The above definition clearly spells out what MMM has been doing: firstly it does not have a legitimate source of profit, interest or mavro points. This is because the person who is given the pledged money is not charged the interest to compensate the person who pledged or the investor. Secondly, MMM offers interest of 30% per month or when annualised it’s a whooping 360%! Which other investment gives such a ridiculously high return in the world? Perhaps first round equity funding on a technology start-up in Silicon Valley would be the only alternative investments with such astronomical returns on investment. This return is just too high and the opportunity too good to be true given the economic fundamentals in the country.

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MMM Marketing Material

Who benefits, who loses 

In a classical example of a ponzi scheme, first round investors are the biggest winners whilst those who join the scheme when sign-ups slow and ultimately do not receive their interest or money back are the biggest losers. Those who join the ponzi scheme earliest and re-invest their profits and are able to take them out before the bubble burst benefit the most. In classic American ponzi cases these have been forced by the courts to pay back any excess profits that they made from the Ponzi.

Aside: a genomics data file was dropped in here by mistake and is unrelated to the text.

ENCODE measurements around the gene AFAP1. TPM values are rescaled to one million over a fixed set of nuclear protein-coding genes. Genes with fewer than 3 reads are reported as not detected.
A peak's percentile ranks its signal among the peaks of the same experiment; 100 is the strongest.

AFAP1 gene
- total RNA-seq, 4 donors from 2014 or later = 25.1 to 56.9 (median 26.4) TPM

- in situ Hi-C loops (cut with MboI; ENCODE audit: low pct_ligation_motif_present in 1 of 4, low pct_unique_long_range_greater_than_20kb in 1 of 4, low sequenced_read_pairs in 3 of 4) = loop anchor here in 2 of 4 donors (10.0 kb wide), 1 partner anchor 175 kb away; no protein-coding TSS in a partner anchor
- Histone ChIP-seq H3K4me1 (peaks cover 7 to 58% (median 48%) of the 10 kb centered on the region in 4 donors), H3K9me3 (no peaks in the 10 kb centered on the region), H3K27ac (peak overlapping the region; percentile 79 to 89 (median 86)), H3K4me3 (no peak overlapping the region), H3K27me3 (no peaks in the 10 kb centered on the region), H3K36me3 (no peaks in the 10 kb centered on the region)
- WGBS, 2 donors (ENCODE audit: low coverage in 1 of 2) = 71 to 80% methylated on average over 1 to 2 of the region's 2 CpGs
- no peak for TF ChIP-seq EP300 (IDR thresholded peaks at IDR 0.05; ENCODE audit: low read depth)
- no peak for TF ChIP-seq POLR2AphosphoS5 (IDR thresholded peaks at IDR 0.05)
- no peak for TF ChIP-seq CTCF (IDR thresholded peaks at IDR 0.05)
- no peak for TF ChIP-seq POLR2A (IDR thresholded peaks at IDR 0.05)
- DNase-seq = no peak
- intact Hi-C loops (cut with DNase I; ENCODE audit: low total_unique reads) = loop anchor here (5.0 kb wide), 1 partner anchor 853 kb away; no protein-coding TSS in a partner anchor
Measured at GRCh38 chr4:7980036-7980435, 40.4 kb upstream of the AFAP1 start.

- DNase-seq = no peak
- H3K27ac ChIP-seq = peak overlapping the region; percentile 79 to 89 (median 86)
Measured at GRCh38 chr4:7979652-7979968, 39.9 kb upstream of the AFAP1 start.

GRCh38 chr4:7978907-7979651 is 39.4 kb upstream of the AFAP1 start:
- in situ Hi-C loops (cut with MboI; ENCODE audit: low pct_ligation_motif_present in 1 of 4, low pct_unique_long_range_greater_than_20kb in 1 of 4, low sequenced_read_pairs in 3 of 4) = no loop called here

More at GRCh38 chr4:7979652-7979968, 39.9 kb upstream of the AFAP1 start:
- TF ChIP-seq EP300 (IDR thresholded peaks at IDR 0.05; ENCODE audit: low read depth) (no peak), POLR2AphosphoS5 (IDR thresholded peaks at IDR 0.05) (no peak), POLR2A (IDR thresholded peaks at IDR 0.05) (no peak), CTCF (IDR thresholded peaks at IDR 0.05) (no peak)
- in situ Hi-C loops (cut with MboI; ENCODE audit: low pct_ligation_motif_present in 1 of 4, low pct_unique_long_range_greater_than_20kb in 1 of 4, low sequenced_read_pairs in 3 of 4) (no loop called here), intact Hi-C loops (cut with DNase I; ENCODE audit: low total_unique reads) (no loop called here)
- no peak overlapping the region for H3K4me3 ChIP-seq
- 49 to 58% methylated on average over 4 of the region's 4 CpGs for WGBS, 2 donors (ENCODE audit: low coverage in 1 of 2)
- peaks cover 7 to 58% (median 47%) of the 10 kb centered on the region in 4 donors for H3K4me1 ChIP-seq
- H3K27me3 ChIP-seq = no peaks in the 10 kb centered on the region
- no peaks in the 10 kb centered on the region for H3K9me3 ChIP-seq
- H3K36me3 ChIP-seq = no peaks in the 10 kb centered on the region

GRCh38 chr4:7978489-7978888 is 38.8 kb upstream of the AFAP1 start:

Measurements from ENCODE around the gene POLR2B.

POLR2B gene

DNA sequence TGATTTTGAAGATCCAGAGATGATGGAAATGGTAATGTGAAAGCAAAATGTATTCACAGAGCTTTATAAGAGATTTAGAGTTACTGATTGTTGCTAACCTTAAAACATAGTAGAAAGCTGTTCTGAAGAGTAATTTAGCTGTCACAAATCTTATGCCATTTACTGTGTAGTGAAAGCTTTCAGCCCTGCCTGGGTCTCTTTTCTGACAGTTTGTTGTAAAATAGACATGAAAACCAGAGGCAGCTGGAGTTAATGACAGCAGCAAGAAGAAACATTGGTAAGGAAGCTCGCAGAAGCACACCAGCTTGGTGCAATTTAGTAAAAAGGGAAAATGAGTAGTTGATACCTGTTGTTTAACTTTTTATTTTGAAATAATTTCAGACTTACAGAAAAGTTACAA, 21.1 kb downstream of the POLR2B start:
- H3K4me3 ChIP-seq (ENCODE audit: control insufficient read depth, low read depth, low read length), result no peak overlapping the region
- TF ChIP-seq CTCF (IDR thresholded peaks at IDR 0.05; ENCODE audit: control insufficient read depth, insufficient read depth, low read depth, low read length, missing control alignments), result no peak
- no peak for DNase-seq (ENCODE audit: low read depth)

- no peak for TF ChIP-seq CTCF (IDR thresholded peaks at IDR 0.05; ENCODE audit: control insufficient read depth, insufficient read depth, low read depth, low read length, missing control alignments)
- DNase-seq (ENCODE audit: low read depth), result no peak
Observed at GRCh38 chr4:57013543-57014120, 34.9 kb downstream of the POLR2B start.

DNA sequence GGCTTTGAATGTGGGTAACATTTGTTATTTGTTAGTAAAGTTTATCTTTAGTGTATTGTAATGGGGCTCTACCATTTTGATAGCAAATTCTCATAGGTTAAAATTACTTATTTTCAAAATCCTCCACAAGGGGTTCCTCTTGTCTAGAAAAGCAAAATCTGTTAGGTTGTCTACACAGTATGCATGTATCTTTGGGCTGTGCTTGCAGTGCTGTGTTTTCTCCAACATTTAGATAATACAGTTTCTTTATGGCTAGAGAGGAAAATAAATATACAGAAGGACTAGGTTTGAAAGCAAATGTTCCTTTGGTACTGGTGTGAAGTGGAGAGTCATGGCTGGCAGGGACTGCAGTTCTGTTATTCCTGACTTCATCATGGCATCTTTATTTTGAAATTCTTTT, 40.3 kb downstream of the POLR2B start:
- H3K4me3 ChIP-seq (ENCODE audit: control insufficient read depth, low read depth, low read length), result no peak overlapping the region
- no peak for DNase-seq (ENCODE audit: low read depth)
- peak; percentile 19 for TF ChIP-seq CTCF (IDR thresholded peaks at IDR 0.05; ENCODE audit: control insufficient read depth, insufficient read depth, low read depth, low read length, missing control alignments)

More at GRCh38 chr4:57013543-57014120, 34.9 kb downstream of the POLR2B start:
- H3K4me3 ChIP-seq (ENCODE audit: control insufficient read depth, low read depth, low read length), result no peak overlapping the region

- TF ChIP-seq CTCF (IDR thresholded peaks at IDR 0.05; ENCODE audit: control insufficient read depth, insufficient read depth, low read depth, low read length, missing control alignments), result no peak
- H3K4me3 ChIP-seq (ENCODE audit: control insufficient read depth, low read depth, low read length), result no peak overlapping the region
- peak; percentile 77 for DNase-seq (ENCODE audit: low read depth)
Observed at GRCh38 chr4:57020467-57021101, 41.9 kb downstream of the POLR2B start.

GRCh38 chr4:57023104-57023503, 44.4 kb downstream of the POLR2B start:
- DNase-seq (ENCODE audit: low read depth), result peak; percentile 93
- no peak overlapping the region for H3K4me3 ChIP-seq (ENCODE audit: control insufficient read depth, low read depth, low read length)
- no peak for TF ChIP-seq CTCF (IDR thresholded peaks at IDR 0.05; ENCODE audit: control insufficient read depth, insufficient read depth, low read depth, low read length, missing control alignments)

However, as we all know Zimbabwe is not technologically, financially or legally sophisticated to be able to bring these biggest winners to book. Surprisingly enough, MMM has been operating and recruiting members for a good 4 years and the authorities have not done anything to address this cancer despite there being vast evidence of MMM being a ponzi scheme.

Why these Ponzi Schemes attract the ordinary citizen

Zimbabwe currently is dogged by high unemployment, diminishing disposable incomes and high poverty levels, which leaves many people desperate for ways to earn a living. The promised 30% monthly returns and a diary of testimonies and referrals attracted a lot of people making MMM big business in Zimbabwe. Many Zimbos, however, were very much aware that MMM is a ponzi scheme and like all ponzi schemes, it will collapse at some point and for MMM in Zimbabwe, it is now a thing of the past. Good riddance!

Its surprising that Zimbos remain gullible to such schemes after experiencing the Microfinance Institutions (MFIs) bubble between 2009 – 2012 which saw hundreds of people illegally depositing funds after being promised astronomical interest rates of between 5-10% per month. The most prominent being Mcdowell’s International which was headquartered in Masvingo with 21 branches countrywide, and at the time of collapse owed its “investors” a whooping $4 million dollars. The other MFI was Bulawayo based Perfect Shot Investments which whisked away $1 million worth of clients money. Its easy to judge people and argue how they can be so reckless, but this volatile economy has left many clueless and in quandary. People have been doing the right things educating themselves, investing in the money market investments which are now threatened by #bondnotes and saving in banks which are at risk of closing due to high toxic loans. So it’s a sad reality that my fellow Zimbos are in a catch 22 position.